DNA情報の家畜育種への活用-とくに乳牛について  [in Japanese] Applications of DNA Information to Animal Breeding Programs with a Special Reference to Dairy Cattle  [in Japanese]

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The identification of candidate genes or genetic markers by DNA-based technology offers a great potential to speed up the genetic improvement of animal productivity. The use of DNA information is expected to accelerate genetic progress through 1) increasing the accuracy of selection, 2) reducing the generation interval, 3) increasing selection differentials, and 4) efficient transfer of favorable genes from a donor to a recipient population. When desirable QTLs (Quantitative Trait Loci) are identified, direct genotypic selection on QTL is possible and effective. Even if QTL information is not available, genetic markers linked to the QTL can be utilized for marker-assisted selection (MAS). Linkage disequilibrium between marker and QTL alleles within families is required for MAS in animal population, particularly in dairy cattle. Genetic markers can be used for within-family selection such as top down and bottom up programs in dairy cattle, which enables the pre-selection of young bulls for progeny testing. The use of advanced reproductive technologies is a prerequisite to realize the potential genetic gain. Direct selection on QTL or marker-assisted selection offers the greatest advantage when the heritability of the trait is low. The importance of genetic markers decreases when phenotypic records or estimated breeding values are available. However, genetic markers or candidate genes have potential applications for improving sex-limited traits or traits not directly measurable such as carcass traits. Marker-assisted introgression using backcrossing is an alternative approach to incorporate the desired alleles. The efficiency of the introgression depends on the genetic value of the final product of the crossbred compared to the recipient population under continued selection. In this respect, some revised steps to increase production level in crossbreds are reviewed. Both position and effect of QTL have to be measured with prediction error variance so that its influence on selection response can be clearly determined. Thus, breeding system incorporating DNA information can be realized with prediction error variances even if QTL are not identified. DNA information would provide many clues not only to productivity but reproduction or disease resistance. DNA information would be a vital clue to improvement for lifetime/overall productivity influenced by productivity, reproduction and disease resistance.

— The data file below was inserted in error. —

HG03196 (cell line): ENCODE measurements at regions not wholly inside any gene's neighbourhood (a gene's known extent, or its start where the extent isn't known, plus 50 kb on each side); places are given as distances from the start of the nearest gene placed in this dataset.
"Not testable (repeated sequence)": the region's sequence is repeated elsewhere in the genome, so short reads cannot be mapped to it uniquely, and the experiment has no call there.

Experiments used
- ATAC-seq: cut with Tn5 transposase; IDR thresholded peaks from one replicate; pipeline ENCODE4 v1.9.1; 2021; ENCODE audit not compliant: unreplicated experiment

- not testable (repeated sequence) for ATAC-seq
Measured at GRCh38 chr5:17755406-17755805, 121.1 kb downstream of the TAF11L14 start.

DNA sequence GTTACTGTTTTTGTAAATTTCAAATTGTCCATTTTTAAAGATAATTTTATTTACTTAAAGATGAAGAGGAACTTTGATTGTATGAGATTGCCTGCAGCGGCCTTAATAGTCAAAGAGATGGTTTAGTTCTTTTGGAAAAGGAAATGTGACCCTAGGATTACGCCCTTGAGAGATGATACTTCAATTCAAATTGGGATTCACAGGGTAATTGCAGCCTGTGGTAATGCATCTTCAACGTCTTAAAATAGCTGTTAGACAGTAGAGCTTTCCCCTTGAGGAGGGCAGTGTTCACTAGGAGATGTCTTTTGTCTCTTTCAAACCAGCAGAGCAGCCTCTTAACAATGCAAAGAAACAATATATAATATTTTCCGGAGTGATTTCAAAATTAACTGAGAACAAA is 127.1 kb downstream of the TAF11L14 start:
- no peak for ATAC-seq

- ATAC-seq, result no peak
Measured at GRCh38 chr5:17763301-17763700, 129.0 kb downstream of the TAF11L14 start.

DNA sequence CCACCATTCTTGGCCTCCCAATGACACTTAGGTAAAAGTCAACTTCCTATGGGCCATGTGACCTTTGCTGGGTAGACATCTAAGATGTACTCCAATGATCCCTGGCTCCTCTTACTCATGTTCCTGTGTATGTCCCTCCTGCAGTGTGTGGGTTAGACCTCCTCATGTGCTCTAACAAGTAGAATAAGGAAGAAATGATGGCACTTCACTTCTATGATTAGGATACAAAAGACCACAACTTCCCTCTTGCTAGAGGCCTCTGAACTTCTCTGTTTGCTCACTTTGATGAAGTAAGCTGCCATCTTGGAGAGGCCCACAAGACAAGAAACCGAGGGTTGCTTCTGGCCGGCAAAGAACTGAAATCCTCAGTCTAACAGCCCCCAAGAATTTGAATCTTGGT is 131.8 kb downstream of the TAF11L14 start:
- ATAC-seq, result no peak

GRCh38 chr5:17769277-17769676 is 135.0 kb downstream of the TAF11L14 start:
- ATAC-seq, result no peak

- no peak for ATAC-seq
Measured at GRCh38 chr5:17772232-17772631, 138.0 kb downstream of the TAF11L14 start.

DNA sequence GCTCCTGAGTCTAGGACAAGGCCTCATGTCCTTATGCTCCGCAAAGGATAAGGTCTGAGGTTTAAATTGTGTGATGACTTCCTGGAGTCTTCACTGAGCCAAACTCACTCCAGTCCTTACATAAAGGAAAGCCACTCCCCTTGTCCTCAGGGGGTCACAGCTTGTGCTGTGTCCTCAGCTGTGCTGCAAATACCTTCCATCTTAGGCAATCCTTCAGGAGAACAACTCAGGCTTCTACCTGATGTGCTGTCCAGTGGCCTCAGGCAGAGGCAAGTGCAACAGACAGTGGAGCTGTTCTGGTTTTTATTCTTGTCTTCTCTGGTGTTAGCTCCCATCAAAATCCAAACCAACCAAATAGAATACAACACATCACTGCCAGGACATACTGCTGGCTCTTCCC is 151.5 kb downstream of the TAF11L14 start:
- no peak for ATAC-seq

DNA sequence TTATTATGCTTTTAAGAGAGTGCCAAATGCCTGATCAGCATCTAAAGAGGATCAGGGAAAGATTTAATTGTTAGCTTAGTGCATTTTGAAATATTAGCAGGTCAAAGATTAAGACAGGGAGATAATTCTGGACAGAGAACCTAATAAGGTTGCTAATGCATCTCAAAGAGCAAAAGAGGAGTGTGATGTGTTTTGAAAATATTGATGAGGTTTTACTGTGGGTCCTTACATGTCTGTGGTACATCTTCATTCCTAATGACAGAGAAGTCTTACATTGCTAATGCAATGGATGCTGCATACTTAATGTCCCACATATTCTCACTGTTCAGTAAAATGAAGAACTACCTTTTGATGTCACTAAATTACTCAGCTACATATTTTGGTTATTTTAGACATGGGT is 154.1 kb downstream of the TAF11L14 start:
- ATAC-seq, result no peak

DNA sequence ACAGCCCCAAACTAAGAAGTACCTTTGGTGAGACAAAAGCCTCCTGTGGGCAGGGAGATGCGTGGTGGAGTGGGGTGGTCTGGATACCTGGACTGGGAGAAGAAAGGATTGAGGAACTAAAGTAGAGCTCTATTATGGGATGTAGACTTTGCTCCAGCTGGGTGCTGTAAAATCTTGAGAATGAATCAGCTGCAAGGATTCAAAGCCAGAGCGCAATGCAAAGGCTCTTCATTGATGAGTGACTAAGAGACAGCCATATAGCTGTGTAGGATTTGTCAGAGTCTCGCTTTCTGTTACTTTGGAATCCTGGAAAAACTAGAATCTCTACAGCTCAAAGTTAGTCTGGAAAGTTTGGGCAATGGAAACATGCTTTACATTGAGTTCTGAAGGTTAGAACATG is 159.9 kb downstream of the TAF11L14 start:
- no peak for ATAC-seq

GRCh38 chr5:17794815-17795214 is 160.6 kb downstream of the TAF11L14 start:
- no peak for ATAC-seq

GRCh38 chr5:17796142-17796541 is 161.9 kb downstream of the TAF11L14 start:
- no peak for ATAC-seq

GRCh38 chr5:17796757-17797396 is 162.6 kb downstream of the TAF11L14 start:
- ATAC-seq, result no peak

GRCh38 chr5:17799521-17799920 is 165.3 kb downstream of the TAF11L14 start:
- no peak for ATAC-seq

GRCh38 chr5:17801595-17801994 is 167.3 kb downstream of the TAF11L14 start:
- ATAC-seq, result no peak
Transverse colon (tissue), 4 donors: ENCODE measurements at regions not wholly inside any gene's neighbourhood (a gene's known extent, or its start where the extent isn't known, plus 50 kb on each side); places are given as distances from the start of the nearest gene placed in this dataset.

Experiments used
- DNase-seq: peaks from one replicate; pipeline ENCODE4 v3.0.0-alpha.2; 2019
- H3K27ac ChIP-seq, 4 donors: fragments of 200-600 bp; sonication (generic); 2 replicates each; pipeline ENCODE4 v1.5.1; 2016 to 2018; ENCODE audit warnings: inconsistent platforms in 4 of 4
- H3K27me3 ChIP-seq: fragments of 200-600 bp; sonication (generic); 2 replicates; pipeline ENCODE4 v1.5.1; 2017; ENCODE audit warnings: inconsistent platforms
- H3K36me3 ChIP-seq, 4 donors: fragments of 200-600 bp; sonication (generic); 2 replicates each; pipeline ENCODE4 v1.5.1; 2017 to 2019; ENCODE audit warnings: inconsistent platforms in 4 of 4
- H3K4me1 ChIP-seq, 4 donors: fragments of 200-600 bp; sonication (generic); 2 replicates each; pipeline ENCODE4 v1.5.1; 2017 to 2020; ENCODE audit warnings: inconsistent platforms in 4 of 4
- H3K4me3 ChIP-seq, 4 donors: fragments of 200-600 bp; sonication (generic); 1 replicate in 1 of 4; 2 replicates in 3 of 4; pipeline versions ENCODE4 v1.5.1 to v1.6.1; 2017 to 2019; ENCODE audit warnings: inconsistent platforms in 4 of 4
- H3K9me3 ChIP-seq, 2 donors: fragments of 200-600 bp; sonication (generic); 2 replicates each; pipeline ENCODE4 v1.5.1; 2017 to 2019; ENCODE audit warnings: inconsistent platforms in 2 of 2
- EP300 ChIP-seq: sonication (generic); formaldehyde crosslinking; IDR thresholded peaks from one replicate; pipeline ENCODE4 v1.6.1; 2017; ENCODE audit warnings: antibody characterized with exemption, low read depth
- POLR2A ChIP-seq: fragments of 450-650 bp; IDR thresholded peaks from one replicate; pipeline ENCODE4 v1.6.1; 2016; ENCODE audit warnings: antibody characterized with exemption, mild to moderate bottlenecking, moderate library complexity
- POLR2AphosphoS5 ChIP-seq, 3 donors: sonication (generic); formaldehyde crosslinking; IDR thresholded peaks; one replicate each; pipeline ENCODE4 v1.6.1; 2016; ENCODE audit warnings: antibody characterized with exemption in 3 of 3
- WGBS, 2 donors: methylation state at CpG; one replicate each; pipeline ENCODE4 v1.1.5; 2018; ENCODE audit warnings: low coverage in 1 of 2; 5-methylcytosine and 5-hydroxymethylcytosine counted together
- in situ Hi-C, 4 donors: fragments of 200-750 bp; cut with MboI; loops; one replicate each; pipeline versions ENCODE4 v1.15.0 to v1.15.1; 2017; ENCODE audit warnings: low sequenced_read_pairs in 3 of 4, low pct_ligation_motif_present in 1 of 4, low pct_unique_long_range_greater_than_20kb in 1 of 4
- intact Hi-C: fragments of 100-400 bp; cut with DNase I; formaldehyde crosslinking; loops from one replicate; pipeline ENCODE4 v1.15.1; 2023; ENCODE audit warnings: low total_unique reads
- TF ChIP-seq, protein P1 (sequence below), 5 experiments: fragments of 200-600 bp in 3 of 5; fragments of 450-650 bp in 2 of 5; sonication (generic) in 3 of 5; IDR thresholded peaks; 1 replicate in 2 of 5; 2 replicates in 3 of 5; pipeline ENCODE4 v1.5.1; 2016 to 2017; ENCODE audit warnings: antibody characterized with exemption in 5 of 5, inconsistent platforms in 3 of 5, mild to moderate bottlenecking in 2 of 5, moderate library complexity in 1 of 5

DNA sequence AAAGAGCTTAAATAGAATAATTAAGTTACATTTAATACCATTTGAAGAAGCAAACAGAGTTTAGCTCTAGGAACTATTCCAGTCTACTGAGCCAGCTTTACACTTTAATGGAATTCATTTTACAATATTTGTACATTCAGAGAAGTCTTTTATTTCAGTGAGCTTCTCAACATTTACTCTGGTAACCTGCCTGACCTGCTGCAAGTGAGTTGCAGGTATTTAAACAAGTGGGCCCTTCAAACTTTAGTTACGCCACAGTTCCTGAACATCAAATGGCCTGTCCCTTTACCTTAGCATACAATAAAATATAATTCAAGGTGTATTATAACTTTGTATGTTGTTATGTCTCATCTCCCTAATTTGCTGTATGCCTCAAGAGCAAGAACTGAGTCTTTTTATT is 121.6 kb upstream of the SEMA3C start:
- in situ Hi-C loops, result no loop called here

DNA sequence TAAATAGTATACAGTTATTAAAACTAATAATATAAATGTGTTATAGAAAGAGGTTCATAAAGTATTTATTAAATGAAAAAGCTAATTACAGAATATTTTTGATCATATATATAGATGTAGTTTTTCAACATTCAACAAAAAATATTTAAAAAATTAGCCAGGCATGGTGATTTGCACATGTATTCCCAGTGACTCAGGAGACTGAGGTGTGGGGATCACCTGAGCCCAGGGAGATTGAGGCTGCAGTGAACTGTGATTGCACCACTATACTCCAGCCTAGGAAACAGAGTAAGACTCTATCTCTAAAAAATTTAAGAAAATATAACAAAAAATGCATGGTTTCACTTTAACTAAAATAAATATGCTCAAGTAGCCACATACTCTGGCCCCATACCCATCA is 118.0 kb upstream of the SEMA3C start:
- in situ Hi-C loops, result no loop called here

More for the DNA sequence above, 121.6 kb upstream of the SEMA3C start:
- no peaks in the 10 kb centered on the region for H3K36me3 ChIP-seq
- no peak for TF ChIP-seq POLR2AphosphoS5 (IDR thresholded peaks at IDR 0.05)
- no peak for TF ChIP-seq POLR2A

• Nihon Chikusan Gakkaiho  

    Nihon Chikusan Gakkaiho 71(10), J447-J458, 2000-10-25 

    Japanese Society of Animal Science

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